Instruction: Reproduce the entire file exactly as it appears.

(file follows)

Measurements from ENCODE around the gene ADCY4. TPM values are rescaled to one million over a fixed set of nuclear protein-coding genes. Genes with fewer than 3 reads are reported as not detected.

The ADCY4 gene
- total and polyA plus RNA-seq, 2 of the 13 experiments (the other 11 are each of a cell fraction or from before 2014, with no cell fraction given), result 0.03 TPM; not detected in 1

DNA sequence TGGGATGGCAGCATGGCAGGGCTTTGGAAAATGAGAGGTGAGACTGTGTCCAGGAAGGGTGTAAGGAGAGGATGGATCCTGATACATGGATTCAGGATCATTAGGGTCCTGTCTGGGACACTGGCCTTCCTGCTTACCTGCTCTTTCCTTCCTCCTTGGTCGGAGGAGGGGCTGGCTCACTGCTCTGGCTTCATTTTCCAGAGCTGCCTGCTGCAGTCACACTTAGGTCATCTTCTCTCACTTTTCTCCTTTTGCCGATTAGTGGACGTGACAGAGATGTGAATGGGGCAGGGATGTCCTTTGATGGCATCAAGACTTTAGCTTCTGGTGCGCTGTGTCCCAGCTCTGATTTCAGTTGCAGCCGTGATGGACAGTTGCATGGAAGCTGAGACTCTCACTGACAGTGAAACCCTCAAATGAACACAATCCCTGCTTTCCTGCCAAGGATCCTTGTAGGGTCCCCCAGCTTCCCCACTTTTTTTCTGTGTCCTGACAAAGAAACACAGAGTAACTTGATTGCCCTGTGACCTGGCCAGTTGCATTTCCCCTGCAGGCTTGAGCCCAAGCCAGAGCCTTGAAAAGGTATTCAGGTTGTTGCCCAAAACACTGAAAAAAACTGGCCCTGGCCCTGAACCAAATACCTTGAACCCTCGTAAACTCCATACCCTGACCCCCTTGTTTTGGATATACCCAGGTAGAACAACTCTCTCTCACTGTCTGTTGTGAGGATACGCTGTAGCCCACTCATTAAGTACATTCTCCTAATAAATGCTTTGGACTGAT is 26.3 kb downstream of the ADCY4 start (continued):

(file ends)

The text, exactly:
Measurements from ENCODE around the gene ADCY4. TPM values are rescaled to one million over a fixed set of nuclear protein-coding genes. Genes with fewer than 3 reads are reported as not detected.

The ADCY4 gene
- total and polyA plus RNA-seq, 2 of the 13 experiments (the other 11 are each of a cell fraction or from before 2014, with no cell fraction given), result 0.03 TPM; not detected in 1

DNA sequence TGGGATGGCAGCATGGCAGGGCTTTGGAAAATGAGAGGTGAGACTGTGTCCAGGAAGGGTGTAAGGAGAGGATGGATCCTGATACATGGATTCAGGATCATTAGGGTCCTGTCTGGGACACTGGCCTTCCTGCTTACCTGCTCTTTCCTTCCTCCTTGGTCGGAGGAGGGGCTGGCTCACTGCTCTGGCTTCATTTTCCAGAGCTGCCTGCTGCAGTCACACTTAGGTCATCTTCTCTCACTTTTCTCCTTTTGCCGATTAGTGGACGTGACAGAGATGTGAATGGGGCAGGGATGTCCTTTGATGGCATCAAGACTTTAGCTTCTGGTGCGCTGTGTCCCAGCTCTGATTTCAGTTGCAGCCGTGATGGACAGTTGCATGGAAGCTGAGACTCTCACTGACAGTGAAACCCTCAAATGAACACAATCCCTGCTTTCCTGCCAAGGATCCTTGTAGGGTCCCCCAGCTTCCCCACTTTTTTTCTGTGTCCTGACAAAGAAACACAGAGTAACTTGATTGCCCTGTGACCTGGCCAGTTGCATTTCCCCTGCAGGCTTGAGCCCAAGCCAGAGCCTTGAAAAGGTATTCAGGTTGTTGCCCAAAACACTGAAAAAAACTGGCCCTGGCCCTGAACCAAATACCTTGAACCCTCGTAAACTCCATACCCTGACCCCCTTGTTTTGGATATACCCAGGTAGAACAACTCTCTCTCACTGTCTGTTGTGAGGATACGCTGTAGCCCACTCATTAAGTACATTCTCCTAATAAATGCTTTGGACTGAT is 26.3 kb downstream of the ADCY4 start (continued):